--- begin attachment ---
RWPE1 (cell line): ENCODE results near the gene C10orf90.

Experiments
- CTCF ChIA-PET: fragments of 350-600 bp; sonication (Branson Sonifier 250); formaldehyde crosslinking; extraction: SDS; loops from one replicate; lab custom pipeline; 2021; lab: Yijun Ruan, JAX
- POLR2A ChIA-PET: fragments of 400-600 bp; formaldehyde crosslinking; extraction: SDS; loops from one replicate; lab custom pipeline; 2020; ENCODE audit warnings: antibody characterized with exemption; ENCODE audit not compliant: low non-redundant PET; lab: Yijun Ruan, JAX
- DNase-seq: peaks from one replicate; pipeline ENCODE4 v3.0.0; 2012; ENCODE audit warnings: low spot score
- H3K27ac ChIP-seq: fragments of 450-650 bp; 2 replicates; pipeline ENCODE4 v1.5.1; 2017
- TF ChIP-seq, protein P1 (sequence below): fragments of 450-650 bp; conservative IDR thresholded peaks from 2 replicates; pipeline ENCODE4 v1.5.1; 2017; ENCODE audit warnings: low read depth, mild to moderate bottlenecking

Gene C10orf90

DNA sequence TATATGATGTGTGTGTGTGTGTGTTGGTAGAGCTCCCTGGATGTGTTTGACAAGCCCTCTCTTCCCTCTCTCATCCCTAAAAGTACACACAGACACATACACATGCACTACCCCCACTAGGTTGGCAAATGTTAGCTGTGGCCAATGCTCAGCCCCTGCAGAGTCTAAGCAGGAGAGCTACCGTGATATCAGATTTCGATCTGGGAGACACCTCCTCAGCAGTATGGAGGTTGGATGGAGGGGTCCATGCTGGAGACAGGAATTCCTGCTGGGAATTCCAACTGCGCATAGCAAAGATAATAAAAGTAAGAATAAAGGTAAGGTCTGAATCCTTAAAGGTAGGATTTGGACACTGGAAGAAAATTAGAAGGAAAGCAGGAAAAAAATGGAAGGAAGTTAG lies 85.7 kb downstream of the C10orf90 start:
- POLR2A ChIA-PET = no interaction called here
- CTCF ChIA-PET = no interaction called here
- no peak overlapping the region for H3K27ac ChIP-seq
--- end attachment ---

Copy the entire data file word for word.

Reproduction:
RWPE1 (cell line): ENCODE results near the gene C10orf90.

Experiments
- CTCF ChIA-PET: fragments of 350-600 bp; sonication (Branson Sonifier 250); formaldehyde crosslinking; extraction: SDS; loops from one replicate; lab custom pipeline; 2021; lab: Yijun Ruan, JAX
- POLR2A ChIA-PET: fragments of 400-600 bp; formaldehyde crosslinking; extraction: SDS; loops from one replicate; lab custom pipeline; 2020; ENCODE audit warnings: antibody characterized with exemption; ENCODE audit not compliant: low non-redundant PET; lab: Yijun Ruan, JAX
- DNase-seq: peaks from one replicate; pipeline ENCODE4 v3.0.0; 2012; ENCODE audit warnings: low spot score
- H3K27ac ChIP-seq: fragments of 450-650 bp; 2 replicates; pipeline ENCODE4 v1.5.1; 2017
- TF ChIP-seq, protein P1 (sequence below): fragments of 450-650 bp; conservative IDR thresholded peaks from 2 replicates; pipeline ENCODE4 v1.5.1; 2017; ENCODE audit warnings: low read depth, mild to moderate bottlenecking

Gene C10orf90

DNA sequence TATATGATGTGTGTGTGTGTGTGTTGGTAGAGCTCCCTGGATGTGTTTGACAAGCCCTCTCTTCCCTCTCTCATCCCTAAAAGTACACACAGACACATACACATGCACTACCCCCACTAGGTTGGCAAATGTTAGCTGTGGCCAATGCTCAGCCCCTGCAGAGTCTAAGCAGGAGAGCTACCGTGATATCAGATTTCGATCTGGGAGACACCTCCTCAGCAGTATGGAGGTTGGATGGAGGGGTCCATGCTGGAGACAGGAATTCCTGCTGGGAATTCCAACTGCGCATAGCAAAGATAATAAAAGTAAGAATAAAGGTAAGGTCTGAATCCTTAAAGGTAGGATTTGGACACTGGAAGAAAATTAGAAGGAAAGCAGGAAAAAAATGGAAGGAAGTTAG lies 85.7 kb downstream of the C10orf90 start:
- POLR2A ChIA-PET = no interaction called here
- CTCF ChIA-PET = no interaction called here
- no peak overlapping the region for H3K27ac ChIP-seq